Insect named after Frodo
New Zealand researchers have named an insect after J.R.R. Tolkein’s famous hobbit character Frodo Baggins. Like the famous literary character, the insect is smaller than its relations and is found in New Zealand’s South Island, the location where the Lord of the Rings and Hobbit movies were filmed. The Psylla frodobagginsi was identified by Francesco Martoni and Karen Armstrong, who examined the psyllid insects during research for Martoni’s doctorate, with the New Zealand’s Bio-Protection Research Centre. During their research, the pair also solved an 87-year-old mystery about why there was so much variation in what is called the kwhai psyllid. There are two distinct varieties of psyllid: the Psylla apicalis and the slightly smaller Psylla frodobagginsi.
Outrage over proposed laws
A proposed new criminal code that could see state critics and people who have extramarital sex imprisoned is causing uproar in Indonesia. In the past 24 hours more than 300,000 people have signed a petition calling for President Joko Widodo to step in and stop the draft penal code from being passed. The draft — which is expected to be put forward next week — will apply to everyone in Indonesia, including foreigners, although it is not clear how it would be enforced in holiday hotspots such as Bali. Among a series of contentious provisions are articles that would outlaw de facto relationships and extramarital sex — an article activists fear would in effect criminalize same-sex relations — while insulting the president would also be punishable by 3.5 years in prison.
Pesticide linked to attacks
Fumigation against mosquitoes in Cuba and not “sonic attacks” might have caused about 40 US and Canadian diplomats and family members in Havana to fall ill, according to a new study commissioned by the Canadian government. The incidents took place from late 2016 through last year, causing US President Donald Trump’s administration to charge that diplomats were attacked by some sort of secret weapon. The study by a team of researchers affiliated with the Brain Repair Centre at Dalhousie University and the Nova Scotia Health Authority studied Canadian victims. The researchers said they had found different levels of brain damage in an area that causes symptoms reported by the diplomats and concluded that cholinesterase, a key enzyme required for the proper functioning of the nervous system, was being blocked there. Some pesticides inhibit cholinesterase, the report said, and during the period when diplomats became ill normal fumigation in Cuba was stepped up due to the Zika epidemic.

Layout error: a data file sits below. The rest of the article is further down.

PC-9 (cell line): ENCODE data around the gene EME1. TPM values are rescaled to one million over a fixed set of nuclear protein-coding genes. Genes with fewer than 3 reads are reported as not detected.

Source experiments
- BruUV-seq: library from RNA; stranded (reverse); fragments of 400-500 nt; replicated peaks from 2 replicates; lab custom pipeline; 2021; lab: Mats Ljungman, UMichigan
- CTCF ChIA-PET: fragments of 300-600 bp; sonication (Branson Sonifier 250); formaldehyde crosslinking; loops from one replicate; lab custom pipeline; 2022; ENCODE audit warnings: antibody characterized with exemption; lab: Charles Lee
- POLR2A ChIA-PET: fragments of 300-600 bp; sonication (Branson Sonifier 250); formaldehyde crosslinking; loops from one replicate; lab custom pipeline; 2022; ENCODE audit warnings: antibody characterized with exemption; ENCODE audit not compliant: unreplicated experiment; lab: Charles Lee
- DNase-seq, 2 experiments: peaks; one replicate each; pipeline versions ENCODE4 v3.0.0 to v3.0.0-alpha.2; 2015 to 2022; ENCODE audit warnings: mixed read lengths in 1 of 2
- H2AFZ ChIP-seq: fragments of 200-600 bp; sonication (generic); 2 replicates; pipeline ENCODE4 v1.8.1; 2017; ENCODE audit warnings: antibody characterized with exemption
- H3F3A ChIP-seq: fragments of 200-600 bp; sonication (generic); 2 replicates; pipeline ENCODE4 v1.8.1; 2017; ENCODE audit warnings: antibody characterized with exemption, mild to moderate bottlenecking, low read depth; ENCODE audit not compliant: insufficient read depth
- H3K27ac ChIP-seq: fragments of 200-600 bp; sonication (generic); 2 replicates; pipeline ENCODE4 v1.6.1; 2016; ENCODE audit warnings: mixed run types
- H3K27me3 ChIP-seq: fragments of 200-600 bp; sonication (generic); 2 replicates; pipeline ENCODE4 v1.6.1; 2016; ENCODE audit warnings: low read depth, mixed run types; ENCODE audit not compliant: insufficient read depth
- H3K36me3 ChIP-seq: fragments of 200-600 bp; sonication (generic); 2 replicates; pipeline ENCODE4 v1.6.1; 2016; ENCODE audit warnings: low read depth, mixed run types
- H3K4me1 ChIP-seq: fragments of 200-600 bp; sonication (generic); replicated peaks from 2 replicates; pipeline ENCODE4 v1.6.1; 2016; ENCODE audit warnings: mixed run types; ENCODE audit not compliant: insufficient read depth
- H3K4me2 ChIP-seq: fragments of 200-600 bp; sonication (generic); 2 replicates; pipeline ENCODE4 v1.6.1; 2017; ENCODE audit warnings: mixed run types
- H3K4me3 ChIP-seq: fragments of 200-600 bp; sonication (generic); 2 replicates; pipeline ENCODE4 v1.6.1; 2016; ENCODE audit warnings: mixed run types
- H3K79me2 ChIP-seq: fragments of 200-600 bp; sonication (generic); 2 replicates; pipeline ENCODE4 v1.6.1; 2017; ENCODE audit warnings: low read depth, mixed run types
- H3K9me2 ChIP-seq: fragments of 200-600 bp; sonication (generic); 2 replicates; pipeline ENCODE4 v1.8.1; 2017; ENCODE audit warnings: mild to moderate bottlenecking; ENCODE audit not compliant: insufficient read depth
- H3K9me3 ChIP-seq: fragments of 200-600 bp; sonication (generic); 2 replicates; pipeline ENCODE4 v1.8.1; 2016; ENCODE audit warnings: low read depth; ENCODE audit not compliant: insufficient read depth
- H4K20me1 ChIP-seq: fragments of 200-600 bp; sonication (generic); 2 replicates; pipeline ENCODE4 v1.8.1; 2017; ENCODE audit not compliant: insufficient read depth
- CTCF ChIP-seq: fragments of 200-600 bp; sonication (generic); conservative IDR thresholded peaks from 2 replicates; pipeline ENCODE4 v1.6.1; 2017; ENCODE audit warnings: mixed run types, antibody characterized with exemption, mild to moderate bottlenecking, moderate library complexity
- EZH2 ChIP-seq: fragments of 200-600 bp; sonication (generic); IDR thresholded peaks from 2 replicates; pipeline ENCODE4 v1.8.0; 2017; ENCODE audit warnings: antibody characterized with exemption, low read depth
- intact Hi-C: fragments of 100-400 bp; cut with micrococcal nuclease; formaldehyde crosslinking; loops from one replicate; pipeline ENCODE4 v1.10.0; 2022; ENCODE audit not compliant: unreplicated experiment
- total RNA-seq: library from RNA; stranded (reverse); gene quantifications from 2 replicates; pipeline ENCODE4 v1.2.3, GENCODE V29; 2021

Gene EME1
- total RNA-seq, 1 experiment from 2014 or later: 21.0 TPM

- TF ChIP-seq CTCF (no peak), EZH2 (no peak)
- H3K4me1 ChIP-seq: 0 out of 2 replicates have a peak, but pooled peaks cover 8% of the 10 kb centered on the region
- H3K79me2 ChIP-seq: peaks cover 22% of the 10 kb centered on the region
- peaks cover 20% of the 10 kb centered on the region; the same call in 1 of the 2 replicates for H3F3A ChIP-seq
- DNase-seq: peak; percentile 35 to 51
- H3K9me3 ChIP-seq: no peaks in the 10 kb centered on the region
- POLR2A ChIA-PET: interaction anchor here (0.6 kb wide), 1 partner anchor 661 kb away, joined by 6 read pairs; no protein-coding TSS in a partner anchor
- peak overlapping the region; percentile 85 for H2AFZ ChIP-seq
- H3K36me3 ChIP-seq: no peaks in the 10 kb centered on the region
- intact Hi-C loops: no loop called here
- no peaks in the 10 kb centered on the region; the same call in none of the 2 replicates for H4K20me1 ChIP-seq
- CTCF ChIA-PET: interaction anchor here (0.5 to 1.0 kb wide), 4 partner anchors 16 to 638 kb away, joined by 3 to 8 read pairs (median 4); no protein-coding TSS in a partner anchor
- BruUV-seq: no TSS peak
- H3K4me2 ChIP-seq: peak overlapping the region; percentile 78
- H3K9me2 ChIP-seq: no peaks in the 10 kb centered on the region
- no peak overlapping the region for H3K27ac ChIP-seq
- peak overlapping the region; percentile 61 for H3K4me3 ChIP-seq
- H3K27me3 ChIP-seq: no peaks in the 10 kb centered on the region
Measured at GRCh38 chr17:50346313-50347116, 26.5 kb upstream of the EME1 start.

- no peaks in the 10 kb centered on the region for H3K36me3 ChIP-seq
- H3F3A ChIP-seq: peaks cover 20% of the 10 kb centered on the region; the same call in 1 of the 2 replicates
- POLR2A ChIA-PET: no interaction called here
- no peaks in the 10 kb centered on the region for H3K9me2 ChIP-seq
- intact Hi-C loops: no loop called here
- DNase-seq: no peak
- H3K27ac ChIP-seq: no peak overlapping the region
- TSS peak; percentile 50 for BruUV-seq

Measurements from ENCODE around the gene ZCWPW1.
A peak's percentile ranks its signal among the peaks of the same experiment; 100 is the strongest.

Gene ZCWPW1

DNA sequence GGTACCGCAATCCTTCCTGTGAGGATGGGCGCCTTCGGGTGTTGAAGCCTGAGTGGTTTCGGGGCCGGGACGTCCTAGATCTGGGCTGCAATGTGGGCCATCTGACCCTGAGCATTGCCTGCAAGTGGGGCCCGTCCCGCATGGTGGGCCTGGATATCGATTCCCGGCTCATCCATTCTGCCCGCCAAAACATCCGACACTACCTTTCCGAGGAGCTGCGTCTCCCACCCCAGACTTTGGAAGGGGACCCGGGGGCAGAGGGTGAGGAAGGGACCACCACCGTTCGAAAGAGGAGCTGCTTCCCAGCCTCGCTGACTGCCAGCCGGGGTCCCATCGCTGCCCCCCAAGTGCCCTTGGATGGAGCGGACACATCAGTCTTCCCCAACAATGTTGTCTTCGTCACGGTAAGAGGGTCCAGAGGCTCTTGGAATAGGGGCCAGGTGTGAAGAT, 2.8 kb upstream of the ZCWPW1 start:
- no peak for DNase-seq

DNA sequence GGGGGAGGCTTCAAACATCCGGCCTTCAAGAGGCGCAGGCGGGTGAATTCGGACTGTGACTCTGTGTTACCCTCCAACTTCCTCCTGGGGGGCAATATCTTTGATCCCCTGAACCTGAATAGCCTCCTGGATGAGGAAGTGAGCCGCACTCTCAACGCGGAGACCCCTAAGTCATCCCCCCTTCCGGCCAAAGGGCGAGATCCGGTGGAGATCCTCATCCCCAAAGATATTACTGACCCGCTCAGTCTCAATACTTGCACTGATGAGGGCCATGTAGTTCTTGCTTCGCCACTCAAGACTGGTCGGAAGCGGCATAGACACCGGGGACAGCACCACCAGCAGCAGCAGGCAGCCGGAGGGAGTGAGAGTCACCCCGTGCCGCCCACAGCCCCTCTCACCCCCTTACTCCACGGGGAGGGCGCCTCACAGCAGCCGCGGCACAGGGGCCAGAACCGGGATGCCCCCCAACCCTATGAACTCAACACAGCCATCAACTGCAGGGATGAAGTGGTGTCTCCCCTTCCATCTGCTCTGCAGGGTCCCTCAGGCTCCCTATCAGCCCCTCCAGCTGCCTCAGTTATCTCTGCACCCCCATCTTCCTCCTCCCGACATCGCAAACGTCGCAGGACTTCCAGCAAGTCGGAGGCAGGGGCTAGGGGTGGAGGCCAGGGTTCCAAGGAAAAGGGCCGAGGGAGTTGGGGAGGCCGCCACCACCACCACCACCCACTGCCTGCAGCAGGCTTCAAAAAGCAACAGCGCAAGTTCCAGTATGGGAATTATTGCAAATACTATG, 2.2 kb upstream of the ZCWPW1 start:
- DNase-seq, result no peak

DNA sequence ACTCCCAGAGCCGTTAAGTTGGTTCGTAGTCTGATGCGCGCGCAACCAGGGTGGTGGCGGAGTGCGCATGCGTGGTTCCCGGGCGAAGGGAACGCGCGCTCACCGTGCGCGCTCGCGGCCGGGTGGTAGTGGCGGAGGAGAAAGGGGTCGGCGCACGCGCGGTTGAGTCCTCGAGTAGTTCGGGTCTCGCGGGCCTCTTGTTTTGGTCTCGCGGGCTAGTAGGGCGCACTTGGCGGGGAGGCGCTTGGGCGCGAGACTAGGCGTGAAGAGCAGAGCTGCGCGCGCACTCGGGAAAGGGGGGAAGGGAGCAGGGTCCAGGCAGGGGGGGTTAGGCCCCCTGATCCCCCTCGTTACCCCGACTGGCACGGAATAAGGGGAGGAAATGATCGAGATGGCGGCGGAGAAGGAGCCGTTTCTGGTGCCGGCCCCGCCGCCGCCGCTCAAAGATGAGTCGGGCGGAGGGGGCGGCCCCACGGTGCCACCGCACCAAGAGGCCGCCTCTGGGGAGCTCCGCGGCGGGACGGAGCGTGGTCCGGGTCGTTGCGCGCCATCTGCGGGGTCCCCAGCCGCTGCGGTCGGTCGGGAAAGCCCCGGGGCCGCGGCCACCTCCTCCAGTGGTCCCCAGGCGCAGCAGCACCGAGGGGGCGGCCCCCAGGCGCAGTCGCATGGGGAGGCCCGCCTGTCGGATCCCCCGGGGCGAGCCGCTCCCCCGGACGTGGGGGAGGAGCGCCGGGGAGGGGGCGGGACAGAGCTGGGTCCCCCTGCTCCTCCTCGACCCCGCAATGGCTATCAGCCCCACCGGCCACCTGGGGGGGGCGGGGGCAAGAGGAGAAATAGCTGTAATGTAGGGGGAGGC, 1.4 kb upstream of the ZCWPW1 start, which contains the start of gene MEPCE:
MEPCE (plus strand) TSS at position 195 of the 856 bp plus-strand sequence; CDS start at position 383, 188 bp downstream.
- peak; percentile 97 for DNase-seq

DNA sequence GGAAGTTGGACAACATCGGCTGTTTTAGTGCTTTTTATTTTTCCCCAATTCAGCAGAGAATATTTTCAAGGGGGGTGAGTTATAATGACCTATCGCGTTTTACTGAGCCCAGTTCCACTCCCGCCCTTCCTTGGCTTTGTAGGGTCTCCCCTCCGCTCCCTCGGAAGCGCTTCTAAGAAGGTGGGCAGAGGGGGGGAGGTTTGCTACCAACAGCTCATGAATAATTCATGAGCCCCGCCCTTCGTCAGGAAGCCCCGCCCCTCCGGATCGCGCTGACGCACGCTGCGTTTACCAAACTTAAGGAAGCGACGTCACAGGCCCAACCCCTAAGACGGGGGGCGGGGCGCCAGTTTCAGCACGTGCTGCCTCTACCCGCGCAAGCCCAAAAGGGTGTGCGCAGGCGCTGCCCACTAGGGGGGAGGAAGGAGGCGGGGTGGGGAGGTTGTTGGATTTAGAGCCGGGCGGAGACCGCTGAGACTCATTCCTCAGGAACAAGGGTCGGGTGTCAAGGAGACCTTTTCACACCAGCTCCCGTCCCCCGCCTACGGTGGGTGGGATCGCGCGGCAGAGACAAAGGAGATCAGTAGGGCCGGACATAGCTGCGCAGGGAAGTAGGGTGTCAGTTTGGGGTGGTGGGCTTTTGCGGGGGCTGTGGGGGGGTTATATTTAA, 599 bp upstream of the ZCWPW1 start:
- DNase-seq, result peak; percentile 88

POINT-BLANK RANGE: Reporters and camera people from several outlets say police officers in Minneapolis had fired tear gas and rubber bullets directly at them Multiple journalists on the ground in Minnesota said they were teargassed and subject to other attacks by police on Saturday evening, a day after the widely condemned arrest of a CNN reporter live on air. Los Angeles Times journalist Molly Hennessy-Fiske, who was reporting outside the Fifth Precinct in Minneapolis, said she was with a group of about a dozen journalists when the Minnesota State Patrol “fired tear gas canisters on us at point blank range.” “I was saying: ‘Where do we go?’ They did not tell us where to go. They didn’t direct us. They just fired on us,” she said
For nearly a decade, the UN Security Council has been frequently paralyzed by Russia’s obstinacy over the Syrian crisis. Today, however, it is the US-China rivalry that has infected a growing array of issues, according to officials and diplomats. As recently as 2017, an understanding between Washington and Beijing allowed the UN on three occasions — involving separate sets of economic sanctions — to project international unity in the face of the North Korean nuclear threat. Three years later, the COVID-19 pandemic has seen a ferocious competition erupt between the UN’s two main contributors, prompting UN Secretary-General Antonio Guterres on May
INDIA Pride to be preserved The nation would not let its “pride be hurt” in its latest border flare-ups with China, but is determined to settle the dispute through talks, Minister of Defense Rajnath Singh said in a television interview late on Saturday. “Situations arise with China. It has happened before,” Singh said, adding that the government was striving to make sure “tension does not escalate.” The government has turned down US President Donald Trump’s offer to mediate, he said. IRAN Speaker says talks futile Newly elected Parliament Speaker Mohammad-Bagher Ghalibaf yesterday said that any negotiations with the US would be “futile.” The nation’s
PANDEMIC BIGOTRY? The convener of a community group said that COVID-19 did not cause racism in Australia, but the incidents were a symptom of a bigger issue Anti-Discrimination New South Wales (NSW) has recorded a surge in anti-Asian racism during the COVID-19 pandemic. The state anti-discrimination body said that it received 241 official complaints from Jan. 1 to April 30. Of those, 62 were on the grounds of race — an average of four complaints a week — including reports of people being abused or spat at in public, harassed for wearing a mask and car windows being smashed. Those statistics do not include more serious complaints referred to the NSW police, rather than Anti-Discrimination NSW. Anti-Discrimination NSW president Annabelle Bennett said that the agency had experienced an “increase in